The Boston Celtics guard positions are teeming with elite-level talent following the addition of Malcolm Brogdon this summer. Initially, when Brogdon was acquired, Marcus Smart’s position within the starting five began to look rather tenuous, primarily because of Brogdon’s natural playmaking ability and three-level scoring threat.
However, shortly after the 29-year-old’s arrival, he went on to ESPN’s Adrian Wojnarowski’s podcast and explained how Brad Stevens had sold him on becoming the Celtics 6th man - a role which is hallowed ground within the TD Garden following the team’s litany of star bench players throughout the course of time.
“Brad did have a conversation with my agent and talked about me coming to Boston and embracing a 6th man role. And for me, I’ve made a lot of money, I’ve won a lot in Milwaukee, and I’ve won some in Indiana, but I really want to get back to winning at a high level. I wanna win a championship. So whatever I can sacrifice, to get back to that championship level, I’m willing to do it and compete,” Brogdon said.
Throughout the Celtics' first three preseason games, we’ve seen the Atlanta native embrace his new role, coming off the bench to provide a spark that Boston’s second unit was sorely missing during the postseason. Of course, basketball doesn’t employ hockey-style substitution patterns and line changes, so there have been times when Smart and Brogdon have shared the court together — and the results are encouraging.
It can’t be easy, coming from a system where you’re the primary ball handler, and suddenly having to adapt to being a supporting actor off the bench — especially when the starting guard is as vocal and intense as Smart, and the rest of the core rotation have come into the new season with a business-like attitude. Yet, when speaking to the media following an October 12 practice session, Brogdon was quick to quell any concerns about his continued willingness to come off the bench, while also noting how Smart is the ideal lead guard for this Celtics team.
“He’s a great guy. Always spirited, always positive, and always willing to hold guys accountable. He’s the leader and the type of point guard you want for a team like this. So, to be able to work with him and play with him, it’s going to be great.”
Last season was the first year in which Smart was entrusted with orchestrating the offense as the starting point guard, following failed attempts to make things work with scoring guards such as Kyrie Irving and Kemba Walker. Early results were mixed as Smart adapted to more of a facilitator role and Jayson Tatum struggled with his increased ball-handling duties. However, over time, Smart grew into a reliable and impactful point guard, finding the balance between scoring and facilitating while never taking his foot off the gas on the defensive end.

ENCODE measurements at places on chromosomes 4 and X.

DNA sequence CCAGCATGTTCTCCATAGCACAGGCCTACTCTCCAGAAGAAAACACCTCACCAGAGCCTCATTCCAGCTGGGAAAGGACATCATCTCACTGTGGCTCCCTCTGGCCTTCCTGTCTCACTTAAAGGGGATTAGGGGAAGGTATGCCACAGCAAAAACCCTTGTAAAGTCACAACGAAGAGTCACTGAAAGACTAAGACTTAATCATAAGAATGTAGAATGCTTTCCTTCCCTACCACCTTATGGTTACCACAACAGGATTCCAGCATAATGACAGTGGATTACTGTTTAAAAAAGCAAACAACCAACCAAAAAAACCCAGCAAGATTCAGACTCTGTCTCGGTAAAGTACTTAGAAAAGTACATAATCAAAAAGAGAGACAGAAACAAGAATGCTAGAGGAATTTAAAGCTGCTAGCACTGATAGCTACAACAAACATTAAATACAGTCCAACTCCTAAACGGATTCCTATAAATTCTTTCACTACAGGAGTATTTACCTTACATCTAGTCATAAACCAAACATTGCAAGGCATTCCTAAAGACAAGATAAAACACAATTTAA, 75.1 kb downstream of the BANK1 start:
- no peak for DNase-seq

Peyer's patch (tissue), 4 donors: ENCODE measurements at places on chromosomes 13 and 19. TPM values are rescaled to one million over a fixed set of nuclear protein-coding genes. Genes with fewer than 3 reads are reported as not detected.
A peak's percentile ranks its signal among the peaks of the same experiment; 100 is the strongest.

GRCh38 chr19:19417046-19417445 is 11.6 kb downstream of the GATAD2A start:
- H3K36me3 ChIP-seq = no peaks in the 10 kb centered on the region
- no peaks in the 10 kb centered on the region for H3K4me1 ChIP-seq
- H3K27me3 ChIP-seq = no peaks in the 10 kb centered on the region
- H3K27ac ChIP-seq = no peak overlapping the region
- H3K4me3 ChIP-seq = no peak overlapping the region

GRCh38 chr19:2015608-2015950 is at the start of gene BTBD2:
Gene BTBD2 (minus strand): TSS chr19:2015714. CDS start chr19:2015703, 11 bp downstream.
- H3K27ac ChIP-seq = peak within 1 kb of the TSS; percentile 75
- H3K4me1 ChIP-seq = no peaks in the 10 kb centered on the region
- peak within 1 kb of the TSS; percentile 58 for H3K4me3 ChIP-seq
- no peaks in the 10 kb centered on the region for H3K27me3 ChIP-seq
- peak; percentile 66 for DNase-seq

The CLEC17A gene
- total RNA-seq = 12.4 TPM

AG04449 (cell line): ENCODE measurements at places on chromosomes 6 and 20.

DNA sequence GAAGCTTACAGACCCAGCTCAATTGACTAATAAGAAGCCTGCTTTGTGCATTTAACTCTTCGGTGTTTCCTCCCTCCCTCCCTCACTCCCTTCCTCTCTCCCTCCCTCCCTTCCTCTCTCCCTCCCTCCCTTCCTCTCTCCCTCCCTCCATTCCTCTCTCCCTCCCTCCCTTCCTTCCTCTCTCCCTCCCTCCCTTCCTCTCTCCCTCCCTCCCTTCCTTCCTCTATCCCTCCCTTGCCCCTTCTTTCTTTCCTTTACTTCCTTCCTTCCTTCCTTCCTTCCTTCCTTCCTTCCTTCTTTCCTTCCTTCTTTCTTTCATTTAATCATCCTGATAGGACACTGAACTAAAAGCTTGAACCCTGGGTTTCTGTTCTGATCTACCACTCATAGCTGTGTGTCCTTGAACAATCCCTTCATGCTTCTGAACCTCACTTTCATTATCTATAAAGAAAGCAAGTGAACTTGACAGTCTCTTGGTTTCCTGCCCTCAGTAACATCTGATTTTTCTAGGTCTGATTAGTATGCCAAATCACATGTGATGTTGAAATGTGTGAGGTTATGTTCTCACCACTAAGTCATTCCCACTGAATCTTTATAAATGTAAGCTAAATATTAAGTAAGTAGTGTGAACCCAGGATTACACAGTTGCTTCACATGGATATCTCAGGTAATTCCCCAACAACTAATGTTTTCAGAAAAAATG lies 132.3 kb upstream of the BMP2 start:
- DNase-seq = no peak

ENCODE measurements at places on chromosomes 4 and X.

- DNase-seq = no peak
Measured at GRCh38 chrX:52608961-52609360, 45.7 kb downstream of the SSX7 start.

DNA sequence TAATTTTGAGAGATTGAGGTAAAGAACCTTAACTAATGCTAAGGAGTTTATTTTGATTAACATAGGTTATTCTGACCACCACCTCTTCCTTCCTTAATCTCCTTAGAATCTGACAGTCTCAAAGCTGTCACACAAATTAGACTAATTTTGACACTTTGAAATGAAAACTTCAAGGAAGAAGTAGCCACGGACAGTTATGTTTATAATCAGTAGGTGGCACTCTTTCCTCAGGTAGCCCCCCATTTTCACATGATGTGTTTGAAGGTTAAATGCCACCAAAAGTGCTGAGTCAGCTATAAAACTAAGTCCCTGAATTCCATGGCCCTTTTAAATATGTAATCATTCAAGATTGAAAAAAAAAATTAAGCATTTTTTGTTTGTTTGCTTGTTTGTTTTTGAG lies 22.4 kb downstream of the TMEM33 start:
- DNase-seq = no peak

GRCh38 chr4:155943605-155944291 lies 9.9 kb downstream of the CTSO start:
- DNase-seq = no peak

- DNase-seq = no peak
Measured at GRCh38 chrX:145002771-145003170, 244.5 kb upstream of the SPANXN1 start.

Still, moving Smart to that starting role was part of Ime Udoka’s vision for how he wanted the Celtics to play, and the type of robust two-way team he envisioned creating during his tenure. So, once Udoka was suspended for the season, and Joe Mazzulla was appointed as the team’s interim head coach, it was only fair to question whether Smart would continue in his starting role.
However, from what we’ve seen in Mazzulla’s first three games, nothing is going to change for the Oklahoma native — he’s simply too valuable to what Boston is trying to do, and proved his value within the starting unit by helping lead the team to within two games of an NBA championship.
“I trust Marcus completely, on both ends of the floor. And I think he’s an important piece for us in every aspect of the offense. He’s done a great job of knowing how he can impact the game, with and without the ball. We’ve asked all of our guys to be able to do that, but I trust him completely...He (Smart) told me what it (his role) was going to be. Me and Smart have had great conversations, we’re both point guards, and both been around each other for a long time. So, our conversations are about how can we affect the game on both ends of the floor. And he’s done a great job of focusing on that, and I fully trust him to make the right play,” Mazzulla said.
Simply put, the longest tenured Celtic is now this team’s point guard, their leader, and the metronome to which the rest of the defense synchronizes.
With the new season set to begin next week on October 18 against the Philadelphia 76ers, Smart’s presence within the starting five is completely secure, and it’s clear he has the trust of the coaching staff, his teammates, and the fanbase. Now, bring on James Harden and Joel Embiid — we’re ready to get down to business.